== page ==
July 29, 2021
How is the issue of personal accountability viewed in your organization? Seasoned workers have undoubtedly seen their share of finger-pointing, dishonesty, and “CYOA.” However, personal accountability is a critical step toward improving leadership. When people are accountable for their own decisions, work, and results, the effectiveness of an organization can greatly increase.
One of the greatest issues in accountability stems from the amount of control people actually possess in their work. When employees are in control of the what, when, and how of a decision, their accountability is sky-high. On the other hand, when others are in control of how work gets done, accountability significantly decreases. Studies on control and influence in autocratic, democratic, and laissez-faire organizations show that the most effective organizations have teams where everyone feels they have influence. When people feel like their voice is heard, their investment in their work increases far more than when they’re being told what to do and exactly how to do it.
The second issue we researched was the way leadership behaviors could promote a greater sense of accountability in others. Intuitively, leaders might think that demanding accountability, letting others make the decisions, or giving pep talks would make the difference. However, our experience is that none of these tactics work very well and all are suboptimal choices. Instead, we looked at 360-degree assessments from 40,000 leaders and examined leaders who scored in the 90th percentile on effectiveness for accountability. When I looked at these exceptional leaders’ behaviors I found eight that were linked to high personal accountability. They are as follows:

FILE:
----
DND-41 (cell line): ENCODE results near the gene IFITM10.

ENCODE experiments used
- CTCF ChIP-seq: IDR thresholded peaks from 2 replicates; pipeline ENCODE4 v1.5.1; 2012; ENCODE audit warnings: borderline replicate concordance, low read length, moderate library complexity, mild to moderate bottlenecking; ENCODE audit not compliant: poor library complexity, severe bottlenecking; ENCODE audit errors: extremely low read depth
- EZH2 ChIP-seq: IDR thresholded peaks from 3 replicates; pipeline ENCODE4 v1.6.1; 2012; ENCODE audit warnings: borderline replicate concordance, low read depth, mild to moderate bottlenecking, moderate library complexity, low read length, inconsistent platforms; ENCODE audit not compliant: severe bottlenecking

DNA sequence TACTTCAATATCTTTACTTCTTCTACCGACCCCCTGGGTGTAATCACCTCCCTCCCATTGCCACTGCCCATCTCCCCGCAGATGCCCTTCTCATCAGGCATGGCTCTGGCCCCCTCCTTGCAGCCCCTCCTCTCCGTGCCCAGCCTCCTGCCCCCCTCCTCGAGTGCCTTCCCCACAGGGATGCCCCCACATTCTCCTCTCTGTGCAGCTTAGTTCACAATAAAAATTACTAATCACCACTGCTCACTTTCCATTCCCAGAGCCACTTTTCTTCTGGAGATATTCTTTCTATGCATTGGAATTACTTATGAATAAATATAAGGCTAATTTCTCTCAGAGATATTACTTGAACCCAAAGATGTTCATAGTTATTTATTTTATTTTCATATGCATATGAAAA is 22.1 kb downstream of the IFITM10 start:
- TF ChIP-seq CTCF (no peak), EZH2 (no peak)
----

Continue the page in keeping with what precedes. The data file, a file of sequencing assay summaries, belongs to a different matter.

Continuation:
These are not factors that will build accountability. In contrast, the three pillars that build trust are positive relationships, knowledge, and consistency of leaders.
On the long personal and organizational “to do” list, accountability should be at the top of the list. If you see a fatal flaw in yourself or your current leaders on any of these eight points, you should address it immediately. In fact, the single greatest way to leverage accountability is to pick a few of these key behaviors to work on yourself. Why? The research is clear on this issue: great accountability in the organization begins with you.
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(This article first appeared on Forbes)
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